The prominence of lessons from John’s gospel can be seen from the following list of passages with the Lenten days at which they are read:

4:5-42, Friday in Lent III

5:1-15, Ember Friday

6:1-14, Lent IV

7;1-13, Tuesday in Passion Week

7:14-31a, Tuesday in Lent IV

7:32b-39a, Monday in Passion Week

8:1-11, Saturday in Lent III

8:12-20, Saturday in Lent IV

8:21-29, Monday in Lent II

8:46-59a, Passion Sunday

9:1-38,,Wednesday in Lent IV

10:22-38, Wednesday in Passion Week

11:1-45, Friday in Lent IV

11:47-54, Friday in Passion Week

12:10-36, Saturday in Passion Week

Also, the Passion According to Saint John (19:1-37) is read on Good Friday, though it of course comes from later in that gospel than chapter 12.

In addition to these peculiarities concerning the Lenten lections, the ferial Masses also have some other notable features, some of which are remnants of primitive practice:

  • An extra prayer, the ‘oration over the people’ (oratio super populum), is added at the end of the Mass, after the regular postcommunion prayers. The celebrant says, ‘Let us pray.  Bow down before the Lord,’ and then reads the oration, which is in standard collect form.  Except for the priest’s introduction, the oration stands alone, with no preceding salutation dialogue.  The oration is given the full Trinitarian termination regardless of the number of postcommunion collects that preceded it.  These facts about the introduction to and termination of the oration signal that it is not simply an extra postcommunion collect but rather has a different origin.  In the ancient Church Mass did not normally end with a blessing, unless the bishop were present.  This Lenten prayer over the people may show the ancient form of concluding Mass, namely with a prayer.  Though the Lenten ferial Masses now do have a final blessing – like almost all other Masses apart from Requiems – the older use is retained in addition.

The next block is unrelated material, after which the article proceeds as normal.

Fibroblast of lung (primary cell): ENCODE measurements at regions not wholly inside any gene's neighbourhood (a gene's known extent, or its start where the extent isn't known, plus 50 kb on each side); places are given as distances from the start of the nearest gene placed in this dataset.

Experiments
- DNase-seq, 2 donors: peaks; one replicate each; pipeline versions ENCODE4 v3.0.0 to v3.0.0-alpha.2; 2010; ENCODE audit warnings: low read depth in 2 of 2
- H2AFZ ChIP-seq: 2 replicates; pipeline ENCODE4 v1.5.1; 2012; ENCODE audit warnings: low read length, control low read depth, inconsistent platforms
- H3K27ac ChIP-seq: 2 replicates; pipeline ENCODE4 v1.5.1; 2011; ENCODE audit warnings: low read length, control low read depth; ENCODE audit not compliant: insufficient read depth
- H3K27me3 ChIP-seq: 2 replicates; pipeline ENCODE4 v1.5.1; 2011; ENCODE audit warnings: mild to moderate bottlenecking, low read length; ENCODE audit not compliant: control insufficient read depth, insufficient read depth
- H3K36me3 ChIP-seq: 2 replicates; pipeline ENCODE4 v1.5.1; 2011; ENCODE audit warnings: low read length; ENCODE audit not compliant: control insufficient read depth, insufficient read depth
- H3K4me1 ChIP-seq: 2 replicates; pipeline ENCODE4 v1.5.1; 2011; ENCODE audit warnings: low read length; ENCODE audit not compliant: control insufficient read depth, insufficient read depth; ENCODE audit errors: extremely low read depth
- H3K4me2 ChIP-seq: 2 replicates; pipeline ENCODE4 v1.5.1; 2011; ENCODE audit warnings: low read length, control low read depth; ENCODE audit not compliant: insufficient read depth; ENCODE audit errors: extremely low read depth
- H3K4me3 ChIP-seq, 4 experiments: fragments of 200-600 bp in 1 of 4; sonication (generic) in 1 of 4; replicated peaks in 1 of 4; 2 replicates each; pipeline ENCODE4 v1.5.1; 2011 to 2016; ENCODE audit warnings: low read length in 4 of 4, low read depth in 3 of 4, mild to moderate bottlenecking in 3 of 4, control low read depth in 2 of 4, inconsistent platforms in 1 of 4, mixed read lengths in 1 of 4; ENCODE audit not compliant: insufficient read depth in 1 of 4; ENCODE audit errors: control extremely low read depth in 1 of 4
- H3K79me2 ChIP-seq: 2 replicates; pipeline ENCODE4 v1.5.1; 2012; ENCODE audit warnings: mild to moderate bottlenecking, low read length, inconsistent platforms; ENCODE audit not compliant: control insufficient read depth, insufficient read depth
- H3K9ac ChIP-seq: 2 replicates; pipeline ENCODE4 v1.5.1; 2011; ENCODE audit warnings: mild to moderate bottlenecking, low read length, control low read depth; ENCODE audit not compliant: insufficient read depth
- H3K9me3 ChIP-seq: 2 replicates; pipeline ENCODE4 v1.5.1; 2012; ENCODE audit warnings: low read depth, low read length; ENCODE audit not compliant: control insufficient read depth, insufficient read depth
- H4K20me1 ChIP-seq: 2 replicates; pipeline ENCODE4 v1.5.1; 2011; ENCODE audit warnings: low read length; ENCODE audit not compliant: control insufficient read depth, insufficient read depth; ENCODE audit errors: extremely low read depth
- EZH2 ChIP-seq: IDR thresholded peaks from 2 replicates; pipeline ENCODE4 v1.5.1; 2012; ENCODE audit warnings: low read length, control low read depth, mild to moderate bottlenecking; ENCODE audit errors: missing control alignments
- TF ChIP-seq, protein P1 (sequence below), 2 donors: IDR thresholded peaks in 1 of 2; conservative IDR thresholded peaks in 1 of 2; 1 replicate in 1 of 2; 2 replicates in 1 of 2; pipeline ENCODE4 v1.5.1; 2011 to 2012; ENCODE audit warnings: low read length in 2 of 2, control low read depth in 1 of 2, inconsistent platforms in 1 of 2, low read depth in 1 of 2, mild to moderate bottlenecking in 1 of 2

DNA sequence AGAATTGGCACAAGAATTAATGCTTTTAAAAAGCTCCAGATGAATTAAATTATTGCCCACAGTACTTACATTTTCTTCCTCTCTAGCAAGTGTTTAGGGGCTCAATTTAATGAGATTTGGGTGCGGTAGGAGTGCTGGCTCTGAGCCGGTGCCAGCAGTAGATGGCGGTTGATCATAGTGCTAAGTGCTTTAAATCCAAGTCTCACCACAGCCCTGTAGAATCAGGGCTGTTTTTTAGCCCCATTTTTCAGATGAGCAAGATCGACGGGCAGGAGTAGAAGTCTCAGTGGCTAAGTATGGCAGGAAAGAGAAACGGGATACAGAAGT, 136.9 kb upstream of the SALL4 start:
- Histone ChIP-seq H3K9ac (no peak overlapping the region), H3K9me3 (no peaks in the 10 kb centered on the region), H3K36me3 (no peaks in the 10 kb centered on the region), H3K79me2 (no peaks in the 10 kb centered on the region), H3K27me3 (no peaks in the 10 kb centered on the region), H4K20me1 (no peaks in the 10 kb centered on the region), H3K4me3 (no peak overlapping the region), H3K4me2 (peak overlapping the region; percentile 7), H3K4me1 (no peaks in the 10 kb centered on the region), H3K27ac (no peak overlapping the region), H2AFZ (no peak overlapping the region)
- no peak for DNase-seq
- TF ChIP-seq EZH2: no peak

• On Mondays, Wednesdays, and Fridays from Ash Wednesday through the Monday in Holy Week inclusive, except when a feast takes precedence, the same tract is read after the epistle and gradual:

O Lord, deal not with us after our sins : nor reward us according to our wickednesses.  Lord, remember not our old sins, but have mercy upon us, and that soon : for we are come to great misery.  (Here genuflect.)  Help us, O God of our salvation, for the glory of thy name, O Lord : O deliver us and be merciful unto our sins, for thy Name’s sake.

This tract is plainly penitential in tone, and its use on Mondays, Wednesdays, and Fridays emphasizes the fact that in Lent these days have a particularly strong penitential character.  Likewise the genuflection, along with the introduction to the oration of the people, show that in the ancient Church kneeling was both more common in penitential seasons, and also forbidden in Eastertide.